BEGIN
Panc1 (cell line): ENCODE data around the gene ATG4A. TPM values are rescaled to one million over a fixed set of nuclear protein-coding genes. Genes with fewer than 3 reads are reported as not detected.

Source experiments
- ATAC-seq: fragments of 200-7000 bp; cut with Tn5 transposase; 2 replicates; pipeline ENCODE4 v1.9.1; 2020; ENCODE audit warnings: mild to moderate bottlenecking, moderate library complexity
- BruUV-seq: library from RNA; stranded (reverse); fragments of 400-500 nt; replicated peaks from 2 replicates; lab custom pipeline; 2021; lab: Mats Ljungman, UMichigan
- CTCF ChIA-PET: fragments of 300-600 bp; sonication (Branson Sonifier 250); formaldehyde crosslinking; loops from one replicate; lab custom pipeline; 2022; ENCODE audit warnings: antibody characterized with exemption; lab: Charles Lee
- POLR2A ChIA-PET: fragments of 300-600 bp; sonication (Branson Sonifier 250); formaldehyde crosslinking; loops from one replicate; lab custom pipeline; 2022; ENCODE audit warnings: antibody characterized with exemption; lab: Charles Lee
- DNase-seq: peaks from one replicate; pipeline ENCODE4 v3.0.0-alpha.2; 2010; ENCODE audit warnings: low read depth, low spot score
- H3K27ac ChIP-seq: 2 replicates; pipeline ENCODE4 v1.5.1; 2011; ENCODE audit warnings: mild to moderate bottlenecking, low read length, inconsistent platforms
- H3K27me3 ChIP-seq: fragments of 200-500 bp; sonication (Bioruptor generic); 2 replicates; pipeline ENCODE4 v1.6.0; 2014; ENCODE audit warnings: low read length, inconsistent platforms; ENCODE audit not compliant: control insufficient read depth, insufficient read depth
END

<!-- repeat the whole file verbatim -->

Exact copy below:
Panc1 (cell line): ENCODE data around the gene ATG4A. TPM values are rescaled to one million over a fixed set of nuclear protein-coding genes. Genes with fewer than 3 reads are reported as not detected.

Source experiments
- ATAC-seq: fragments of 200-7000 bp; cut with Tn5 transposase; 2 replicates; pipeline ENCODE4 v1.9.1; 2020; ENCODE audit warnings: mild to moderate bottlenecking, moderate library complexity
- BruUV-seq: library from RNA; stranded (reverse); fragments of 400-500 nt; replicated peaks from 2 replicates; lab custom pipeline; 2021; lab: Mats Ljungman, UMichigan
- CTCF ChIA-PET: fragments of 300-600 bp; sonication (Branson Sonifier 250); formaldehyde crosslinking; loops from one replicate; lab custom pipeline; 2022; ENCODE audit warnings: antibody characterized with exemption; lab: Charles Lee
- POLR2A ChIA-PET: fragments of 300-600 bp; sonication (Branson Sonifier 250); formaldehyde crosslinking; loops from one replicate; lab custom pipeline; 2022; ENCODE audit warnings: antibody characterized with exemption; lab: Charles Lee
- DNase-seq: peaks from one replicate; pipeline ENCODE4 v3.0.0-alpha.2; 2010; ENCODE audit warnings: low read depth, low spot score
- H3K27ac ChIP-seq: 2 replicates; pipeline ENCODE4 v1.5.1; 2011; ENCODE audit warnings: mild to moderate bottlenecking, low read length, inconsistent platforms
- H3K27me3 ChIP-seq: fragments of 200-500 bp; sonication (Bioruptor generic); 2 replicates; pipeline ENCODE4 v1.6.0; 2014; ENCODE audit warnings: low read length, inconsistent platforms; ENCODE audit not compliant: control insufficient read depth, insufficient read depth